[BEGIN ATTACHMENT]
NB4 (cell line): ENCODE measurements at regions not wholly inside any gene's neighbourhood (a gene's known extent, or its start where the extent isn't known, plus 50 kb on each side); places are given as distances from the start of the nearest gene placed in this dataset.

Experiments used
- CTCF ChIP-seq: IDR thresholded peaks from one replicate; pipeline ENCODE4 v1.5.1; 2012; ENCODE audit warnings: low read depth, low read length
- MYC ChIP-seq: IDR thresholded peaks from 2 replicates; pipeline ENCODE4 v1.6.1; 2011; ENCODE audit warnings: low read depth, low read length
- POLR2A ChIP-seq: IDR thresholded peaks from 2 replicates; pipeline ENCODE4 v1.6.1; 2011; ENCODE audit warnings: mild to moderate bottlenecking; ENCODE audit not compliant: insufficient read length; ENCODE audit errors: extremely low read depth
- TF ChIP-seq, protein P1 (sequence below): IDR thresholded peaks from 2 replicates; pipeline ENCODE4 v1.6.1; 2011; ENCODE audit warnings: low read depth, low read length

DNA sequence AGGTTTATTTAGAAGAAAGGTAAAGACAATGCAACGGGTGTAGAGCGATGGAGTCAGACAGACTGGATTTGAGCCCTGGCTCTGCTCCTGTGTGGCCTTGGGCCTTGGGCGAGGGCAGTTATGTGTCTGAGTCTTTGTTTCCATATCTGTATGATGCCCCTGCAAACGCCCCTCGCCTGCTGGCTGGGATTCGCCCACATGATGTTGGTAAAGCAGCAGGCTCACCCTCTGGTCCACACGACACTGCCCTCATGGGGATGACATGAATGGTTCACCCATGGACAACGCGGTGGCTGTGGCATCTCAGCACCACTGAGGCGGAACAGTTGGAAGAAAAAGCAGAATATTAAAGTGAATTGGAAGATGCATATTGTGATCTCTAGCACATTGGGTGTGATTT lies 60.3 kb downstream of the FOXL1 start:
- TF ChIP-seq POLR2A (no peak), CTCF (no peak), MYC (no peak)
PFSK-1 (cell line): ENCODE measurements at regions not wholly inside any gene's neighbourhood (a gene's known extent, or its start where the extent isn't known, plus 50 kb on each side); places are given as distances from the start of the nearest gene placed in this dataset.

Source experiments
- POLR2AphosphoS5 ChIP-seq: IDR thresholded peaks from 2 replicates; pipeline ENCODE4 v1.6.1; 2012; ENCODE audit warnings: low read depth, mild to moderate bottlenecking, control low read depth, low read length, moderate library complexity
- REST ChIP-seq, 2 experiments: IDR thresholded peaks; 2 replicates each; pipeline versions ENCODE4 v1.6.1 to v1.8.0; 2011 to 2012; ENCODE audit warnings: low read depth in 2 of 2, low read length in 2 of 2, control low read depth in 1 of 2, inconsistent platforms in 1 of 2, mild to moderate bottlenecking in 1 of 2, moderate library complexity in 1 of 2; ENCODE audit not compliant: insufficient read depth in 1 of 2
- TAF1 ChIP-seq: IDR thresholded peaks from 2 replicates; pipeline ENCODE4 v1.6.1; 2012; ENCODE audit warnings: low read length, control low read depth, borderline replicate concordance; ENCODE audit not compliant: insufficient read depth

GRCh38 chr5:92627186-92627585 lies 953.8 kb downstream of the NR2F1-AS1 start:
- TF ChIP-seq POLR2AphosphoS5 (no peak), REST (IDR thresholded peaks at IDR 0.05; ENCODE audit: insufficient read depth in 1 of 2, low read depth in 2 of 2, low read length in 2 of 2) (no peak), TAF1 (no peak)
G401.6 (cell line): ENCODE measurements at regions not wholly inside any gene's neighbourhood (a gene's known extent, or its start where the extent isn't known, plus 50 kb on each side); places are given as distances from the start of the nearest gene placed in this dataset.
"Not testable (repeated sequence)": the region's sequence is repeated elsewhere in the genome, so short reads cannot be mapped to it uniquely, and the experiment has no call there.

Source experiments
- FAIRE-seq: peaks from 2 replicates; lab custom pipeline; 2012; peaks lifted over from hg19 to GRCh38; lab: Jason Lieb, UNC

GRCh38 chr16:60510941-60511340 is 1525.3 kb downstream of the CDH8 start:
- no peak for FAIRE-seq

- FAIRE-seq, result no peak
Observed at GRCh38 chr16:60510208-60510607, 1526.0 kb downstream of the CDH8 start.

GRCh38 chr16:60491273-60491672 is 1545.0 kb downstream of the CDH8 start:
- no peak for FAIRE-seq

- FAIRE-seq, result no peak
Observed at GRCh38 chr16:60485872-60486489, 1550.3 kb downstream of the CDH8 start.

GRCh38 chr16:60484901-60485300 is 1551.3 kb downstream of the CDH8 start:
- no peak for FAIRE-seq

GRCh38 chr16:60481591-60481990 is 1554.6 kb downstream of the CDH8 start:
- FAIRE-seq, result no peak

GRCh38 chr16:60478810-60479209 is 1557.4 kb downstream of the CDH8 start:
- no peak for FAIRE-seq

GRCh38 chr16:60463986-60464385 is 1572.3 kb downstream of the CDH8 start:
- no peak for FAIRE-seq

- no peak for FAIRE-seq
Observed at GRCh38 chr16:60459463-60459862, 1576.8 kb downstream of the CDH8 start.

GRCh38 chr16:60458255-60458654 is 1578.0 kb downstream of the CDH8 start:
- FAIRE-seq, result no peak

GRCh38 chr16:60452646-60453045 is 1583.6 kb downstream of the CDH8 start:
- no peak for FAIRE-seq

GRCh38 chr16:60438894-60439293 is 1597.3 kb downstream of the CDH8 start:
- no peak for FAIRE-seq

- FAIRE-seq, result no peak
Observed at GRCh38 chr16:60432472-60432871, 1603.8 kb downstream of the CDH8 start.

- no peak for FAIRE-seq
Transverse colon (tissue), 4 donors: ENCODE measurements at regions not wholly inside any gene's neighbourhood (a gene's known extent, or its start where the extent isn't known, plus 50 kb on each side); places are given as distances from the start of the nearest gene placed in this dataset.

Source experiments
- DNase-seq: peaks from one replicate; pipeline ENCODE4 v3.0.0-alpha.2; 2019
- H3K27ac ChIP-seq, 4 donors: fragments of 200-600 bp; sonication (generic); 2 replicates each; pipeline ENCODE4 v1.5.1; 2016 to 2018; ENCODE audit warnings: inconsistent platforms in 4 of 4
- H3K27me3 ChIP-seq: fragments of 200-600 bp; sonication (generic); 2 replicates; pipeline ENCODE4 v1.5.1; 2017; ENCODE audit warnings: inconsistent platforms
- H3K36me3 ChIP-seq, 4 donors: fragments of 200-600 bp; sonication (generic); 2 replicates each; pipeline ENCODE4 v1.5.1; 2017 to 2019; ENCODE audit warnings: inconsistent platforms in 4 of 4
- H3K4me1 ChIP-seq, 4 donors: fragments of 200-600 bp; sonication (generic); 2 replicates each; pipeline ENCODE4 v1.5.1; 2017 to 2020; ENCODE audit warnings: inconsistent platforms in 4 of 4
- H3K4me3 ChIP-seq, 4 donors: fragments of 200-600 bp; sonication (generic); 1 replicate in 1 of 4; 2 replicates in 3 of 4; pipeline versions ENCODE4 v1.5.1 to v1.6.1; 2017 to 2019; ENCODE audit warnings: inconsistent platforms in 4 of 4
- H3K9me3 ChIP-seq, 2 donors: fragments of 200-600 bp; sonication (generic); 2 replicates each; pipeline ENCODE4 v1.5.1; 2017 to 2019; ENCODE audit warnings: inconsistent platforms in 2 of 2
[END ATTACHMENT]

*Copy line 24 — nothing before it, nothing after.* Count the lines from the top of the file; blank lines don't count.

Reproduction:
GRCh38 chr16:60491273-60491672 is 1545.0 kb downstream of the CDH8 start: